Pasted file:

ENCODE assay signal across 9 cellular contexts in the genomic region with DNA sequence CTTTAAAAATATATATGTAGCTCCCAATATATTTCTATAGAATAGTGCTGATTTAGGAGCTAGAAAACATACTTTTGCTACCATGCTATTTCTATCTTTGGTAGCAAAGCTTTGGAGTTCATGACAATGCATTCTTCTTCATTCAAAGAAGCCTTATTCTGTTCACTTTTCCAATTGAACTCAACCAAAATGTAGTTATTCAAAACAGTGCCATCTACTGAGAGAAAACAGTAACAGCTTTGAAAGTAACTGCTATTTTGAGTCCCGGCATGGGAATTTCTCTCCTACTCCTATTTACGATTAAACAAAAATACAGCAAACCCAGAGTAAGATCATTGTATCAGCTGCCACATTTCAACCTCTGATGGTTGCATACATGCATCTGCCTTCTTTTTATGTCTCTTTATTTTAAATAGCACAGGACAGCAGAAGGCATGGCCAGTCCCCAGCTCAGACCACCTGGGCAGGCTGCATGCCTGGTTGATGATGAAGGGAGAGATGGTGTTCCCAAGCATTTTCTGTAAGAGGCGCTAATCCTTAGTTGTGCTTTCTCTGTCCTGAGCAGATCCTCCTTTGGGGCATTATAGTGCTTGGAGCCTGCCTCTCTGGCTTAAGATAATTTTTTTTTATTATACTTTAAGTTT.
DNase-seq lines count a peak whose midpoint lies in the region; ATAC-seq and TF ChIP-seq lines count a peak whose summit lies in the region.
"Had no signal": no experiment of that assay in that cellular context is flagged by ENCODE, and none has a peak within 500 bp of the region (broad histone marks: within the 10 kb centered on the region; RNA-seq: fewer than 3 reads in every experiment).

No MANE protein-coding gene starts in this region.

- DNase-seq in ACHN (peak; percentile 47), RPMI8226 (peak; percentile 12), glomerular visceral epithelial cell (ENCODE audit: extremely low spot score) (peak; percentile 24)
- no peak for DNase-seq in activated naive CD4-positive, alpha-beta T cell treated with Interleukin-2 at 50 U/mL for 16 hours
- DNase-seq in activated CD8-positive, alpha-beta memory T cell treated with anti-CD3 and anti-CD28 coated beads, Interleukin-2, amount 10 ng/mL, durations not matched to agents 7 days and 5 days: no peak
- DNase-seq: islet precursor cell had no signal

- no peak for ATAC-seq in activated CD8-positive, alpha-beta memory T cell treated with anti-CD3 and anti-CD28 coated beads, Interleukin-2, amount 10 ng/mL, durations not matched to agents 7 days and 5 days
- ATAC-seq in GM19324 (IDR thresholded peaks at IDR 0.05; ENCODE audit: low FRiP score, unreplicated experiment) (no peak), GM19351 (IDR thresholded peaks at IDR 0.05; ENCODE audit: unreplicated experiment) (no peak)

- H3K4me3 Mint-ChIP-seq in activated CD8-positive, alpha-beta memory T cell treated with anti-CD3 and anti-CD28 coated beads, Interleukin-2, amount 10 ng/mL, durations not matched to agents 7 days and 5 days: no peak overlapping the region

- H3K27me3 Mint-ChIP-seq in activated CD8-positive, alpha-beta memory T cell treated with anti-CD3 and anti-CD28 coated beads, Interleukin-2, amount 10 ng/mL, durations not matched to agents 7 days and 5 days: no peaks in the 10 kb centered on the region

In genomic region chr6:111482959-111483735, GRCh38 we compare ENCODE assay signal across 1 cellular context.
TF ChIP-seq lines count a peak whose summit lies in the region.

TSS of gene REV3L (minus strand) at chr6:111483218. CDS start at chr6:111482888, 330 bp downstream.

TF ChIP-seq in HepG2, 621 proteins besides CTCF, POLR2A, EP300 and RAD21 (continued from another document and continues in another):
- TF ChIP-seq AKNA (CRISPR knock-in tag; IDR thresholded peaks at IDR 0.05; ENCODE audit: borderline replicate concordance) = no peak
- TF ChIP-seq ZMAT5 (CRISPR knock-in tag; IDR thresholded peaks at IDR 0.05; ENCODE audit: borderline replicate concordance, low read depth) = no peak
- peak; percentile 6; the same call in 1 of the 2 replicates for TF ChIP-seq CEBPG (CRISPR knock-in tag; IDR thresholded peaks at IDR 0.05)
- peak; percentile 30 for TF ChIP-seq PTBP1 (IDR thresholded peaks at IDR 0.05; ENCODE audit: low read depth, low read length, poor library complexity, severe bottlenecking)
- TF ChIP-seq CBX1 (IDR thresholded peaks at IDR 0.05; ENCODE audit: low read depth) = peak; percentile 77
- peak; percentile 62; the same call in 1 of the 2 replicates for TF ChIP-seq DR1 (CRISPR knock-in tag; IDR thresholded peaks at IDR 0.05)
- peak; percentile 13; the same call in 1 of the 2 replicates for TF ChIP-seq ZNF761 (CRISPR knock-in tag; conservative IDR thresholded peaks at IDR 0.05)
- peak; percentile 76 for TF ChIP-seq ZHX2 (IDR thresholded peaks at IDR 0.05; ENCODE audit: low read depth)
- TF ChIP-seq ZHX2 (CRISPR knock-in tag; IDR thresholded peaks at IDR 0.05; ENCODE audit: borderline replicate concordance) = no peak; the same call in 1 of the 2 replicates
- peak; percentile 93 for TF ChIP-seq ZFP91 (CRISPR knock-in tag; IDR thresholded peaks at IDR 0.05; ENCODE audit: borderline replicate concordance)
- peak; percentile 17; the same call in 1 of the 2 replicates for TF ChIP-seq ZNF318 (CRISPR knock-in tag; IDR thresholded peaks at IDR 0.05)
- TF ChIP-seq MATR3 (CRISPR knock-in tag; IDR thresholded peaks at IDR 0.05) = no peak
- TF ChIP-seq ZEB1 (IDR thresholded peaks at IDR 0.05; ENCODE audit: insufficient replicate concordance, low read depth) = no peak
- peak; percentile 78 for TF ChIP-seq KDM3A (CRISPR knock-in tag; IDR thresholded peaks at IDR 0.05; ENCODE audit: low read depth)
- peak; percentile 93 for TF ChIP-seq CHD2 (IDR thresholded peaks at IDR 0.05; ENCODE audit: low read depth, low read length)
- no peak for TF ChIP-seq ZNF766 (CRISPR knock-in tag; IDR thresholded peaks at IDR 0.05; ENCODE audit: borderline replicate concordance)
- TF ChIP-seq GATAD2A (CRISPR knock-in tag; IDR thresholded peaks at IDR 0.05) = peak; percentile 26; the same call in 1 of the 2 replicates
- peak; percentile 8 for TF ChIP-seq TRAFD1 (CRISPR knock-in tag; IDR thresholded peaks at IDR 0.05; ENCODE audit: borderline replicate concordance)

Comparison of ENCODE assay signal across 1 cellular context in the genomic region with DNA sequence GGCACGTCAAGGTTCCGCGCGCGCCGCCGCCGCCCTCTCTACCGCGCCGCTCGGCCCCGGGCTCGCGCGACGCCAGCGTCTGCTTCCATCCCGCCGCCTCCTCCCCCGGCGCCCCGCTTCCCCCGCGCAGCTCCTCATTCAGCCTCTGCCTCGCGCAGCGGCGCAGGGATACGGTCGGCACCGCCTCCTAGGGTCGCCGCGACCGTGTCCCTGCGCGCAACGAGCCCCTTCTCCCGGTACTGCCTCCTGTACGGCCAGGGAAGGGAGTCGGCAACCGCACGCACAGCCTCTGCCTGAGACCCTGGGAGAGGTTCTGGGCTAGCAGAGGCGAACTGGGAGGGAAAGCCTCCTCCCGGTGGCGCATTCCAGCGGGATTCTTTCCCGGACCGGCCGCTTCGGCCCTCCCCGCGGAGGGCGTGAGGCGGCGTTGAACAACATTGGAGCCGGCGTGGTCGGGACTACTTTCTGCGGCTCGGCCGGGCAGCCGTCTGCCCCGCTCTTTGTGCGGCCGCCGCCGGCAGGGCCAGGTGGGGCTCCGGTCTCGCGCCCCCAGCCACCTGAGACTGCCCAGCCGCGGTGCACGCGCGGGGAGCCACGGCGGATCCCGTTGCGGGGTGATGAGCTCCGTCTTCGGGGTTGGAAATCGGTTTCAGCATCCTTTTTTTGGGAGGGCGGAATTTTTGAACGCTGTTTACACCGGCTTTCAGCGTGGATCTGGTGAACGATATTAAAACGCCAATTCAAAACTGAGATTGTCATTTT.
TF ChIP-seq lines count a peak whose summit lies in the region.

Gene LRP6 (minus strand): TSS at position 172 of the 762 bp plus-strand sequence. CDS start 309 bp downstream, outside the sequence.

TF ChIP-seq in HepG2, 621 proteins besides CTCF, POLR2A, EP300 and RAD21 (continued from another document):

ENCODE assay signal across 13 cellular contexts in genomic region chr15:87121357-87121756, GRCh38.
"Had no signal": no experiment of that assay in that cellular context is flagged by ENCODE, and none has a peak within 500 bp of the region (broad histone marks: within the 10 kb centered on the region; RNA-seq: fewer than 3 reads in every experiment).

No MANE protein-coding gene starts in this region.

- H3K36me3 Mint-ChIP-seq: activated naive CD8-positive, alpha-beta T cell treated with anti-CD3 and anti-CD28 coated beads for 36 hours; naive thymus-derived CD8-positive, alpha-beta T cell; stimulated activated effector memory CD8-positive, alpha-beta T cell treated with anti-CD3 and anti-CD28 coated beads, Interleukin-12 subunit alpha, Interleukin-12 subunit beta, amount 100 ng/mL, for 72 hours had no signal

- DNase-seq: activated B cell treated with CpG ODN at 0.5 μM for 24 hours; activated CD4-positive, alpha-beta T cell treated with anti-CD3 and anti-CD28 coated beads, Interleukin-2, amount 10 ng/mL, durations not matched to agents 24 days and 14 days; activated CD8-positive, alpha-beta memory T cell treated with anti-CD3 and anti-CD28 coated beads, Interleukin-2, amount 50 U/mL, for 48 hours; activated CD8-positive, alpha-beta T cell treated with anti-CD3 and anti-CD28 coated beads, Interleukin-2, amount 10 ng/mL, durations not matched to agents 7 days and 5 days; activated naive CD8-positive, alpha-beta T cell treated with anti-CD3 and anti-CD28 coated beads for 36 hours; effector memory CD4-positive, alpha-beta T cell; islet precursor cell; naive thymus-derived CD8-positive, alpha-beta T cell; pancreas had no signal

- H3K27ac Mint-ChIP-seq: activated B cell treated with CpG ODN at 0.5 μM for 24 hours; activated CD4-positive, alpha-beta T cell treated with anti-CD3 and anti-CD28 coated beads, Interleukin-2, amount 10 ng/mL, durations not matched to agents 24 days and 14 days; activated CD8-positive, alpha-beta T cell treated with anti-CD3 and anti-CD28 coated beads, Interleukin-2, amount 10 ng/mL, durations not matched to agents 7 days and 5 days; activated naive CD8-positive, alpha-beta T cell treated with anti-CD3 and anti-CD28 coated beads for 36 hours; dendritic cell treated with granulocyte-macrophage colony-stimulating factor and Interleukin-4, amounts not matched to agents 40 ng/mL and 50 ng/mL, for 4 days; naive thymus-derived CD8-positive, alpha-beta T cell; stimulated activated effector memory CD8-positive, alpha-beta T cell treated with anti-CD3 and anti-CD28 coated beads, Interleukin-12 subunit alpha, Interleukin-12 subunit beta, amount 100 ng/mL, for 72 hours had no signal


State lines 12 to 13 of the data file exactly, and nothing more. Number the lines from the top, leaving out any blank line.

- H3K27me3 Mint-ChIP-seq in activated CD8-positive, alpha-beta memory T cell treated with anti-CD3 and anti-CD28 coated beads, Interleukin-2, amount 10 ng/mL, durations not matched to agents 7 days and 5 days: no peaks in the 10 kb centered on the region

In genomic region chr6:111482959-111483735, GRCh38 we compare ENCODE assay signal across 1 cellular context.